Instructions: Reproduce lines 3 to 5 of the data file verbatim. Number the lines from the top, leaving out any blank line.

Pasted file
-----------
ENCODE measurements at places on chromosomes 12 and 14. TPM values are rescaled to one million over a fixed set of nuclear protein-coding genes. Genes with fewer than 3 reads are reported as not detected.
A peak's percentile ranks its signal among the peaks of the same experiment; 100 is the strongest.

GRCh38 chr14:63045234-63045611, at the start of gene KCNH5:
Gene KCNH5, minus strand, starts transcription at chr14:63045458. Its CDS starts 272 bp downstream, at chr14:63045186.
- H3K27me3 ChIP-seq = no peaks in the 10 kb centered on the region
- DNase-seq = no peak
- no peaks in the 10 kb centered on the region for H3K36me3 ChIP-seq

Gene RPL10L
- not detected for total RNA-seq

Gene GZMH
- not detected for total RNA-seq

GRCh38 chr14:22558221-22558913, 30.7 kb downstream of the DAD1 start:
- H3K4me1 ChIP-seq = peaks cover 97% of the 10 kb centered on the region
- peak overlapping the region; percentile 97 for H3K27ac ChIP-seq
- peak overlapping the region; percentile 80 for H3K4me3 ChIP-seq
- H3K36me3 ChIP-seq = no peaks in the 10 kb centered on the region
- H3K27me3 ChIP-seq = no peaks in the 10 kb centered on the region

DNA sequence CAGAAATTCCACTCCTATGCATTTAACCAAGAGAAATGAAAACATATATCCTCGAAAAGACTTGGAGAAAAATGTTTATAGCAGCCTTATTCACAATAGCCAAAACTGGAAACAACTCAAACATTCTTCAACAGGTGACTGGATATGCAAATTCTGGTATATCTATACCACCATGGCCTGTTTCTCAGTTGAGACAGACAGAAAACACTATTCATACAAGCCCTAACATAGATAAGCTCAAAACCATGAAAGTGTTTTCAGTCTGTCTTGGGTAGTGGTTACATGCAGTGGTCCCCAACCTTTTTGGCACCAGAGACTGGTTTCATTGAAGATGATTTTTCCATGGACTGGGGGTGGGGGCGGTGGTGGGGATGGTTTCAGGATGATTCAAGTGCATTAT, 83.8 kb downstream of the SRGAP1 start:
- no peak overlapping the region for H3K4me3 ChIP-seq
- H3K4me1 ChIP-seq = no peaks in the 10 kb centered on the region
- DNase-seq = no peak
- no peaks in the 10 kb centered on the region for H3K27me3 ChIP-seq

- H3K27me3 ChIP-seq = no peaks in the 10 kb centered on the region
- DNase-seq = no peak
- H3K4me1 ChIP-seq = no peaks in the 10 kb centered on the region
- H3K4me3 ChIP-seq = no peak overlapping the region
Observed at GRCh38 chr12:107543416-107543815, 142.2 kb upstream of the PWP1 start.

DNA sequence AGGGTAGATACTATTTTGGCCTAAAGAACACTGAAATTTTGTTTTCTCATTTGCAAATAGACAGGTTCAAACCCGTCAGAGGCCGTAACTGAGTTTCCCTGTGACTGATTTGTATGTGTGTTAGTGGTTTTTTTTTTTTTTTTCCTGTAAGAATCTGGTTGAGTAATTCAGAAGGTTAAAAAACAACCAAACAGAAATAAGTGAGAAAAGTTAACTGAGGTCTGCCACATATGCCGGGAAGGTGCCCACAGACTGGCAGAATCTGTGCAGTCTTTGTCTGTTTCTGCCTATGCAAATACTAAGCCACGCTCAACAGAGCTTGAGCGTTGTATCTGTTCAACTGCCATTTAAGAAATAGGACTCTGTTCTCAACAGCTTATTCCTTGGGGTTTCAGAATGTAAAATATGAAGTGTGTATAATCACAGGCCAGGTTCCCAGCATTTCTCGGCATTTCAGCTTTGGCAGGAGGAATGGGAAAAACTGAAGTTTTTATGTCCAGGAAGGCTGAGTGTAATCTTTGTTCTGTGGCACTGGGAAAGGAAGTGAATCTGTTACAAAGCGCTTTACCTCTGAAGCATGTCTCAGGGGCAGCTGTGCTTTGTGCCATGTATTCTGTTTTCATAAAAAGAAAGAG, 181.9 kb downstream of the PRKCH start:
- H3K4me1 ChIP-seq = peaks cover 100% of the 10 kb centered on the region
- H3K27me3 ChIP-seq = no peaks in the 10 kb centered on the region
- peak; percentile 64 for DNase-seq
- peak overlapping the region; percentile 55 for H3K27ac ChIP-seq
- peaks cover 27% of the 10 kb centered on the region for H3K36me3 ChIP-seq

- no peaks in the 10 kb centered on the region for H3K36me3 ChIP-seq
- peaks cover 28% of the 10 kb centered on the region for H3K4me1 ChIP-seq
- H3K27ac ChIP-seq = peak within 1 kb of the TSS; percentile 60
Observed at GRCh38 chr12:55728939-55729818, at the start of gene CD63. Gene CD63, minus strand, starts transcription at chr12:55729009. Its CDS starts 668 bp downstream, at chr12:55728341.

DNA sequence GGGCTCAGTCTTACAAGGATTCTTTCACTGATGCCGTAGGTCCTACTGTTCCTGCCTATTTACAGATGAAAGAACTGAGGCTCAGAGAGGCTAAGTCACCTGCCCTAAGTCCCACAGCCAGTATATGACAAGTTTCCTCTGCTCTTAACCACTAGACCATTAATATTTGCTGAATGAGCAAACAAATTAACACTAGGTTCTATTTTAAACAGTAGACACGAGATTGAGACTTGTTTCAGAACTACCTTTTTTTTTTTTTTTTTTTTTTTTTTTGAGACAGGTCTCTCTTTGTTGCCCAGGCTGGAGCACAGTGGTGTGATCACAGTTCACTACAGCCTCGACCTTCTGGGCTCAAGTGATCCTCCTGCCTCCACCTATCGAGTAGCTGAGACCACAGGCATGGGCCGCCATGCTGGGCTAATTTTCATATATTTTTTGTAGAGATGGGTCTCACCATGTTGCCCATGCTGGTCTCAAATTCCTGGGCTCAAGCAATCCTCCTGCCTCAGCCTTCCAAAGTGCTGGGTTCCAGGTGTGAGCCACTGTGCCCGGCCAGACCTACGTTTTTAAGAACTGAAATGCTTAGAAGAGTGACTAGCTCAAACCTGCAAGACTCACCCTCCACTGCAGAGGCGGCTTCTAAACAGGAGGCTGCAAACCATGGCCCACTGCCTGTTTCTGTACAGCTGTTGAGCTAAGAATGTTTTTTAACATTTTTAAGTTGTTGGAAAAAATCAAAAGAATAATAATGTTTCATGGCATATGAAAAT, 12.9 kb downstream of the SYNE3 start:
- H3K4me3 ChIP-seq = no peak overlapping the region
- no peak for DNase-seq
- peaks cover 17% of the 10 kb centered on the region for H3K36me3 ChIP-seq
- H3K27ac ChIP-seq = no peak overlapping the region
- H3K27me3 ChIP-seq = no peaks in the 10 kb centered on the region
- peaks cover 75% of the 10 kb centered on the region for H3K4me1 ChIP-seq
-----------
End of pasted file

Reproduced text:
GRCh38 chr14:63045234-63045611, at the start of gene KCNH5:
Gene KCNH5, minus strand, starts transcription at chr14:63045458. Its CDS starts 272 bp downstream, at chr14:63045186.
- H3K27me3 ChIP-seq = no peaks in the 10 kb centered on the region